Going by the recent report by GSMA, 128 tech hubs have kick-started their operations across Africa since 2016.
Comparing with the recent reports of 442 active hubs just last year, this is massive progress.
This progress is unrivaled and is a great signal as to why we can look forward to further growth.
What Exactly Are Tech Hubs?
They are physical spaces, designed to encourage and aid tech start-ups. These are incubators, accelerators, co-working spaces, and several innovation centers.
In this part of the world, in Nigeria, PayStack, the massively famous payment processing company, first became relevant when it got into the Y Combinator. Farmcrowdy, BudgIT, Pass.ng, Tolet.ng, Hotels.ng are other startups that can be referenced to have gained a lot from tech hub membership.
Tech Hubs Keep Making Great Progress
3 years ago, tech hubs in Africa were 314, according to GSMA. But as at last year, that number has increased to 442. Alongside this development has been a great boost in startup funding. 2 years ago, for example, Africa startup funding hit $560 million. That is massive.
The most remarkable hub increases were noticed in African nations like Ghana, Senegal, and Ivory Coast. Ghana almost doubled their number of hubs, as it rose from 16 to 24. Furthermore, with 13 and 16 hubs respectively, Zimbabwe and Uganda had the highest expansions in Southern and East Africa.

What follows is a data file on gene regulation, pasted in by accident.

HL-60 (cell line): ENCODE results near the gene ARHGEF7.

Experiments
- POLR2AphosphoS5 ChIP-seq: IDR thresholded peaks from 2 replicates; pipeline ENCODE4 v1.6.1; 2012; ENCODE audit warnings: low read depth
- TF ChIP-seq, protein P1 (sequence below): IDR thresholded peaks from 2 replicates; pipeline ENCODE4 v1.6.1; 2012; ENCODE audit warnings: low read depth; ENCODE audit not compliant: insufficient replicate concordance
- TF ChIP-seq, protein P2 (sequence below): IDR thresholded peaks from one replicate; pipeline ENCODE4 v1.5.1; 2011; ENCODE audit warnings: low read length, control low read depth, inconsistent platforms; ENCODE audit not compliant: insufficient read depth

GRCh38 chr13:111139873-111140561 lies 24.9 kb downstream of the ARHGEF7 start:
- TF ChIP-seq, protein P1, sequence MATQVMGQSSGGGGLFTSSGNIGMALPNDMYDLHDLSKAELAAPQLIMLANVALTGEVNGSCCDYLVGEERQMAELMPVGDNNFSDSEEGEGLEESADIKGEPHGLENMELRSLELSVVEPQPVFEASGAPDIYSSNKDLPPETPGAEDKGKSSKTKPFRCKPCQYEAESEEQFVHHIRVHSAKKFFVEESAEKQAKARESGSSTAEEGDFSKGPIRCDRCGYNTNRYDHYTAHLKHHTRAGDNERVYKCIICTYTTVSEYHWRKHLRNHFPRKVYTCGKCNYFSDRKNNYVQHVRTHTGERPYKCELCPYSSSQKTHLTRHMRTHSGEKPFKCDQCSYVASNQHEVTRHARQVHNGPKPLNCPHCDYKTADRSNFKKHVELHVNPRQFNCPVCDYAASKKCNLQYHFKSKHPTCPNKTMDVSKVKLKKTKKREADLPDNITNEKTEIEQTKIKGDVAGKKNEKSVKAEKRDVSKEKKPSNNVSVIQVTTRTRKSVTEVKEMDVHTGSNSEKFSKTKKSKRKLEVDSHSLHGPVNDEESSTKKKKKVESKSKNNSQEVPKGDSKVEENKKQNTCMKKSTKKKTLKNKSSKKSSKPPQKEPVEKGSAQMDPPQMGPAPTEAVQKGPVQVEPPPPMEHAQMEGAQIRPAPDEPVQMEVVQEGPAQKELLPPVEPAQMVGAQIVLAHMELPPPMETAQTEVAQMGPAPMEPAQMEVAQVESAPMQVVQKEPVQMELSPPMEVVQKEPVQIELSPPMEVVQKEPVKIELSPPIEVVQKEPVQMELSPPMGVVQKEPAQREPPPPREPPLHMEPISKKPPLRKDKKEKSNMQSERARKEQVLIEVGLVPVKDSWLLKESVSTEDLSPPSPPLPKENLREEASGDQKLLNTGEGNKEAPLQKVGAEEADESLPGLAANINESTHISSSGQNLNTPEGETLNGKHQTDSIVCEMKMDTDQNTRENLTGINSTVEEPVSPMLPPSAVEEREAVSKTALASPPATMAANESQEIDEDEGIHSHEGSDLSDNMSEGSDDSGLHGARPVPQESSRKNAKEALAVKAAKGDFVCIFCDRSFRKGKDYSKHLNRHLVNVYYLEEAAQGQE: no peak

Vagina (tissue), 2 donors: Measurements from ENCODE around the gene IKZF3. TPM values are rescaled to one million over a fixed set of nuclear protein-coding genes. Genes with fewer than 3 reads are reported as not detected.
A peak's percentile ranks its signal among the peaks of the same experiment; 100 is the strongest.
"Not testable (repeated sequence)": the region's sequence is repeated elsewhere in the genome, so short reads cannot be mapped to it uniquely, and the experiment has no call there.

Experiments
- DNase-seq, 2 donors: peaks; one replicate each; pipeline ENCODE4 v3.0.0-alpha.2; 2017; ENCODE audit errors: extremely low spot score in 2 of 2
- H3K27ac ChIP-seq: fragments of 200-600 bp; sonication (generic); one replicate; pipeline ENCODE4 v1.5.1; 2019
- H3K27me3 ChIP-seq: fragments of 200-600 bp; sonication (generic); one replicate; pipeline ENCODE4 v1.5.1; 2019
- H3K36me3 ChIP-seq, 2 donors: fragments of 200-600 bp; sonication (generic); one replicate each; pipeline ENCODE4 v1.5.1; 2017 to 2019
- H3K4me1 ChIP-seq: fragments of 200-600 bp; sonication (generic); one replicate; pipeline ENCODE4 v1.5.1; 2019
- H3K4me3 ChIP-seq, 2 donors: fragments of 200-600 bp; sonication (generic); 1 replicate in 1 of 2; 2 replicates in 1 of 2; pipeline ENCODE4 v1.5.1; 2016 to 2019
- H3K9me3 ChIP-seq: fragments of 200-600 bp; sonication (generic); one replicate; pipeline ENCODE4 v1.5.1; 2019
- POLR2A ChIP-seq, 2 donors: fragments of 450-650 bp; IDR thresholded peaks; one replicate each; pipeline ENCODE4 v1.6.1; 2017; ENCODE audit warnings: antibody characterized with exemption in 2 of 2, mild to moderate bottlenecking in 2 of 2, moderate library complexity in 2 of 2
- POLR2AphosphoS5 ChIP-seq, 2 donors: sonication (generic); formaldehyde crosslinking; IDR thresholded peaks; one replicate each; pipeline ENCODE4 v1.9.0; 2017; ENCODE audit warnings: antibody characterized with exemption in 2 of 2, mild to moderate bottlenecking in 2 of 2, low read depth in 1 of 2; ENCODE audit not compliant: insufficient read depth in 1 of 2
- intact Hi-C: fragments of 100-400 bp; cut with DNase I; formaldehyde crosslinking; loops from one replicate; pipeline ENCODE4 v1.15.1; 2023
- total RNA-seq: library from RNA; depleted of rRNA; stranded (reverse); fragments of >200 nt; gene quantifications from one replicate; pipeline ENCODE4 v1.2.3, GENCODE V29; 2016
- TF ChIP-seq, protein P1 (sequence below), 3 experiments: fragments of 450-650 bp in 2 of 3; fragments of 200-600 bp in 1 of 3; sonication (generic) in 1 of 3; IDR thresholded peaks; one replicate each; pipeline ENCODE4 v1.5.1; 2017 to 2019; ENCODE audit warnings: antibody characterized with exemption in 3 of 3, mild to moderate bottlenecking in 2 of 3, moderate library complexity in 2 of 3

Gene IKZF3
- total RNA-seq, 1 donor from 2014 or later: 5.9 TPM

African heavyweights, Nigeria and South Africa, who are considered home to the largest tech hubs on the continent, also developed bountifully. The total number of hubs in Nigeria expanded to 55 from 23 in 2016. While South Africa attained 59. Egypt and Kenya were not far behind with 33 and 31 hubs respectively.
How Did This Growth Happen?
Good question – considering the obvious reality that Africa’s economy is experiencing trying times presently.
However, intuition has revealed that tech hubs are developing for two major reasons.
Firstly, industry-specific hubs are becoming more enticing. Tech hubs are starting to transition from aiding every industry to a selected few. For example, BlueLab, a recently launched Nigerian hub, was established by Stanbic Bank. And its primary center of attention is the FinTech industry.
Global Edtech Startup Awards (GES), by way of illustration, is an education startup accelerator, while the GSMA accelerator programme is aimed at startups that offer mobile services. These are just a few instances of the industry-specific style stimulating a boost in tech hubs.
Secondly, report states that tech hubs are popping up in locations other than a country’s capital. In Nigeria, for example, Lagos is definitely the most famous city for hubs and Abuja is our capital. With 31 hubs, Lagos can also boast being the highest in Africa. But it does not end there, Hubs have been seen in several cities in the country like Ibadan, Kaduna and Enugu as well.